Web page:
Move follows government’s decision to slash the feed-in tariff subsidy
The solar panel industry has been rocked by the cancelling of a series of multimillion-pound projects following the government’s decision to slash the feed-in tariff (FIT) subsidy paid to solar energy producers.
Housing association A2Dominion, one of the UK’s largest with 33,000 homes, told Building it was reviewing a tender for the design and installation of roof-mounted solar panels in a scheme worth up to £60m in the wake of the announcement.
The impact on the housing sector emerged as at least four local authorities scrapped their planned solar panel projects and panel installer Solar Europa abandoned plans to open regional offices in major cities over the next 25 years, which it claimed would have created thousands of jobs. The Local Government Association also wrote to energy secretary Chris Huhne, urging him to delay the cut.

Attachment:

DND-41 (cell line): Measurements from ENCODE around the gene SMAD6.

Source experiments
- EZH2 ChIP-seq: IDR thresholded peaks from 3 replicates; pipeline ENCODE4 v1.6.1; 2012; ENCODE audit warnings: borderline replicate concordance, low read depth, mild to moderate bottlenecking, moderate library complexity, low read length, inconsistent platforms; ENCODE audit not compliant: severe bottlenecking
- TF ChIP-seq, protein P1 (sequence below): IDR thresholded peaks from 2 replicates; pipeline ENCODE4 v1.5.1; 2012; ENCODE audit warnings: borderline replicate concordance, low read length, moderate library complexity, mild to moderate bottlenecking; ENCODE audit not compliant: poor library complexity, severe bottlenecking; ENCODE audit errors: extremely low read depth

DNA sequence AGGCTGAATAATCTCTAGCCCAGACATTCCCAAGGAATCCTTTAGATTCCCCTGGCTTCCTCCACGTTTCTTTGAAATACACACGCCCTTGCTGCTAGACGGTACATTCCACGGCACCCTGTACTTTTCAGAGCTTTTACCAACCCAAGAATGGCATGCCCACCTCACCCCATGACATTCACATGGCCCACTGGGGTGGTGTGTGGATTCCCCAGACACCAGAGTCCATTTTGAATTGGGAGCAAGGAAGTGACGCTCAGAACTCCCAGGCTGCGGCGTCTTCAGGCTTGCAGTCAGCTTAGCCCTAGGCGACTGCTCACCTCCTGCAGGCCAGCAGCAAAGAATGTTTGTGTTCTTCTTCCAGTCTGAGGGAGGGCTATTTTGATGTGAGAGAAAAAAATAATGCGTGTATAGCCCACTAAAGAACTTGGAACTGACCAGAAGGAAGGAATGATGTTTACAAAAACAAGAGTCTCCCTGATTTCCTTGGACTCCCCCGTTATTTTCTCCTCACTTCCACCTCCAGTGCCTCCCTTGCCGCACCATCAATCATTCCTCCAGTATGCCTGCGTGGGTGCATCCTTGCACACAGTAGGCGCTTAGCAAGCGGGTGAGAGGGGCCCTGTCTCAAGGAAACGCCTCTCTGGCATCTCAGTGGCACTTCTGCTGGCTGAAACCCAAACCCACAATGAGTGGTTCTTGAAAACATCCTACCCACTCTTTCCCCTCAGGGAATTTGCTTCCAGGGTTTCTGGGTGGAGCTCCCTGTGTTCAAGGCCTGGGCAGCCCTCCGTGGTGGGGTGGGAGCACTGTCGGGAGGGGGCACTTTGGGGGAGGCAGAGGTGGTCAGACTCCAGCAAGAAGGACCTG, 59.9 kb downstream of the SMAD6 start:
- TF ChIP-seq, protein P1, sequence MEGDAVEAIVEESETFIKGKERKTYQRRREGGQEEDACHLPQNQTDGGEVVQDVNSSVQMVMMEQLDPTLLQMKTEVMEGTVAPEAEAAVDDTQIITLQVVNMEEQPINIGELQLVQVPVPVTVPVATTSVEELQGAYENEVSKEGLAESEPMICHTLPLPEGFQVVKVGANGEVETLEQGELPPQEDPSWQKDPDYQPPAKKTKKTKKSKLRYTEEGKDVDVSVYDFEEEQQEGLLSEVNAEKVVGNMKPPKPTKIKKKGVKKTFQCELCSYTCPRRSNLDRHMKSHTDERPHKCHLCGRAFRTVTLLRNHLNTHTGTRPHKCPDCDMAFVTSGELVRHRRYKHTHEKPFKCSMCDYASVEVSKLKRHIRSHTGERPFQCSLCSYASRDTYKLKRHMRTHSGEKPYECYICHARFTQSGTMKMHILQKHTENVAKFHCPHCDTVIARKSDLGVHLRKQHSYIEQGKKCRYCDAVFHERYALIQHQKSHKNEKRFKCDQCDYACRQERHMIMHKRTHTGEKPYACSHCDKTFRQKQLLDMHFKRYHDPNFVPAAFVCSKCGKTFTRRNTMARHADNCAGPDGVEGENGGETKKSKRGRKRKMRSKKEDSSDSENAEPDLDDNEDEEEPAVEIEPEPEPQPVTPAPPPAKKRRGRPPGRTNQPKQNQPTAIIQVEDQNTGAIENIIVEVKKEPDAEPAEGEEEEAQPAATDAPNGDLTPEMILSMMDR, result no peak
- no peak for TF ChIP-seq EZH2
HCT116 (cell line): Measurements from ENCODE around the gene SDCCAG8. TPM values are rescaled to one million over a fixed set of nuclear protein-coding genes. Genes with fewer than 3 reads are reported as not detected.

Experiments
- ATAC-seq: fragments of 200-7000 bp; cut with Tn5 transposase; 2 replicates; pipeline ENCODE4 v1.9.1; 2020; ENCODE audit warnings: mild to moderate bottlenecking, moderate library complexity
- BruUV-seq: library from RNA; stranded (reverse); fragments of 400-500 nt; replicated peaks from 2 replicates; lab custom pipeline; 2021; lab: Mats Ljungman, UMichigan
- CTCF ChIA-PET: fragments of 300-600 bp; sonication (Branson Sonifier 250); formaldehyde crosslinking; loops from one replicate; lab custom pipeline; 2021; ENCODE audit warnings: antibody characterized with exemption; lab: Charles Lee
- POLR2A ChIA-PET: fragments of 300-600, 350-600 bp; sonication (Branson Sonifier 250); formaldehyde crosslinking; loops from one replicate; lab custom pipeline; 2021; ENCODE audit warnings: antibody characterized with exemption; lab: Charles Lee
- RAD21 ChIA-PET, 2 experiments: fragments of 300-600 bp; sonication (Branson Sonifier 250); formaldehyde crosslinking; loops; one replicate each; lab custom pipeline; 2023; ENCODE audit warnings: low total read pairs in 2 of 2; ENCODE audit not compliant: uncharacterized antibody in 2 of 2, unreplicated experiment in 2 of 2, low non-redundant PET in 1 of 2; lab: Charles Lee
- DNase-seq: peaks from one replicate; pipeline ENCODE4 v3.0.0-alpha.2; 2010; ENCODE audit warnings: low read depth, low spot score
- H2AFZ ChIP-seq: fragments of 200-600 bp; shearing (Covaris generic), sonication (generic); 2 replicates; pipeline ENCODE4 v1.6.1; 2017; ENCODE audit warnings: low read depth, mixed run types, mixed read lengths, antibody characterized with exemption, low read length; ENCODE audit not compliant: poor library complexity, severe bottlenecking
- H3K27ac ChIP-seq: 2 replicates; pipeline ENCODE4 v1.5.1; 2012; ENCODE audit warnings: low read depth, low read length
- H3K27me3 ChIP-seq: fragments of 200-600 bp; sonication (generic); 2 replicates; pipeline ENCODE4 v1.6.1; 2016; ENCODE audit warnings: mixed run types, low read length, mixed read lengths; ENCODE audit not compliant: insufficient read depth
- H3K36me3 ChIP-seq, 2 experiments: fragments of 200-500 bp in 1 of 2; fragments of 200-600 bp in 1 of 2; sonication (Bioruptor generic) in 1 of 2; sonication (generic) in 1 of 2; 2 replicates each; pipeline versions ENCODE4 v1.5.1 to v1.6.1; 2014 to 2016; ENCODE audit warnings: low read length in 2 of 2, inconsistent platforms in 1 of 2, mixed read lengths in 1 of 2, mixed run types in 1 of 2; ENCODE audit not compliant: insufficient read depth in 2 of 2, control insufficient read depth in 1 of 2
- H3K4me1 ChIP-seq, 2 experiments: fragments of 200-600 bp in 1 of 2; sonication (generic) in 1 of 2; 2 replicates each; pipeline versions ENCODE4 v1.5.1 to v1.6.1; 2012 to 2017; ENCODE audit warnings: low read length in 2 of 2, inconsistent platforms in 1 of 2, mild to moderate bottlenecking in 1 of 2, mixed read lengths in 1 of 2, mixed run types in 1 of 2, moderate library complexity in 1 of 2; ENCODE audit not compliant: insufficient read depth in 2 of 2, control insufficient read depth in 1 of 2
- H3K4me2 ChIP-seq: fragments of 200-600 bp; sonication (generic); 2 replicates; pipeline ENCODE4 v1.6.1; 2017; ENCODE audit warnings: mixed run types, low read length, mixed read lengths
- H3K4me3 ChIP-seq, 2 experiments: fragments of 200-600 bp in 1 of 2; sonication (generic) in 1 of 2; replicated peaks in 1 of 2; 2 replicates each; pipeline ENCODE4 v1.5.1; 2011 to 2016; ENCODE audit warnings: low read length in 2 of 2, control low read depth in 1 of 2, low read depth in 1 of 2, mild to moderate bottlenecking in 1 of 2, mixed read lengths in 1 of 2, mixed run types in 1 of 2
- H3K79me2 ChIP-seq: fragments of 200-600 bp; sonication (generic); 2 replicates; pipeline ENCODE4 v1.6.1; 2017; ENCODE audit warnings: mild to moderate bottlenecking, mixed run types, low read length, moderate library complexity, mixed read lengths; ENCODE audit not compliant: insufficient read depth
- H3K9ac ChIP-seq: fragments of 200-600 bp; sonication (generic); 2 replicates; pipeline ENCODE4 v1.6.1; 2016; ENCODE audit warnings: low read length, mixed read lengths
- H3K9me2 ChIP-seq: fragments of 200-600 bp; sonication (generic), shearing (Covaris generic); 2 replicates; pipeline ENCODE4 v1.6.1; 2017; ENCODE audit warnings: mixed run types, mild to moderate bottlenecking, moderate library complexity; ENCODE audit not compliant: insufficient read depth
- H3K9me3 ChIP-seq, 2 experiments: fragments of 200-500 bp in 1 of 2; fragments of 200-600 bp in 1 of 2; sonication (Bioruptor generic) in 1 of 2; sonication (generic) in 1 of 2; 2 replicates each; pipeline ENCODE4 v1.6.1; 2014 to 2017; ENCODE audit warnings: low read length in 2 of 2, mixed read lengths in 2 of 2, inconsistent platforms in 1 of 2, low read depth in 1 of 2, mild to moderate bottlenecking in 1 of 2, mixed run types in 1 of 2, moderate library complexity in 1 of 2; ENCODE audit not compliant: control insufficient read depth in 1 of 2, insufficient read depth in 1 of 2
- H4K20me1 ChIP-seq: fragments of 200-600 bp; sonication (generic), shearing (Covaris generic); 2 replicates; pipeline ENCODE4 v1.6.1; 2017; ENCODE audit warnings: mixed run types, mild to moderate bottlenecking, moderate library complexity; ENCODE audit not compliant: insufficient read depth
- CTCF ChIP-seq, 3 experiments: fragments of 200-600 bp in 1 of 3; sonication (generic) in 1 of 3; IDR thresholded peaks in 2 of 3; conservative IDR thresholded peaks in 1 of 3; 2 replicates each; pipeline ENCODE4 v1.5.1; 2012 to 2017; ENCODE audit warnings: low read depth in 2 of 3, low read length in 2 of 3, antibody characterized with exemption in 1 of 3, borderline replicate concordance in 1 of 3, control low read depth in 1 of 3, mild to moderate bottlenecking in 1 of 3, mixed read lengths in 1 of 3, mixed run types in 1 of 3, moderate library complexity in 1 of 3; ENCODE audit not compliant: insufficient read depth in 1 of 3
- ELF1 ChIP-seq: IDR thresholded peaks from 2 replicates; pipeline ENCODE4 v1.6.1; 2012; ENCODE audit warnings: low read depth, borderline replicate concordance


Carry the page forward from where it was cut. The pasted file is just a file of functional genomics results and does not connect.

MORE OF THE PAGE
David Lingeman, A2Dominion’s property services director, said: “A2Dominion had been looking to procure a supplier for a solar panels project for properties in London and the South-east. As a result of the proposed changes to the feed-in tariff scheme, we have now put this project on hold.”
He added that the plans would have helped “thousands of residents out of fuel poverty”.
The Chartered Institute of Housing (CIH) criticised the government for failing to give ample warning to housing associations planning expensive solar projects.
CIH policy manager Sian Sankey said: “Social housing providers will have based their schemes on a continual funding regime that has been reduced and removed with too little notice.”
Among the local authorities, Leeds council halted plans to install at least 1,000 solar panels on council-owned homes, while Reading council described its £5m solar projects as “effectively scuppered”.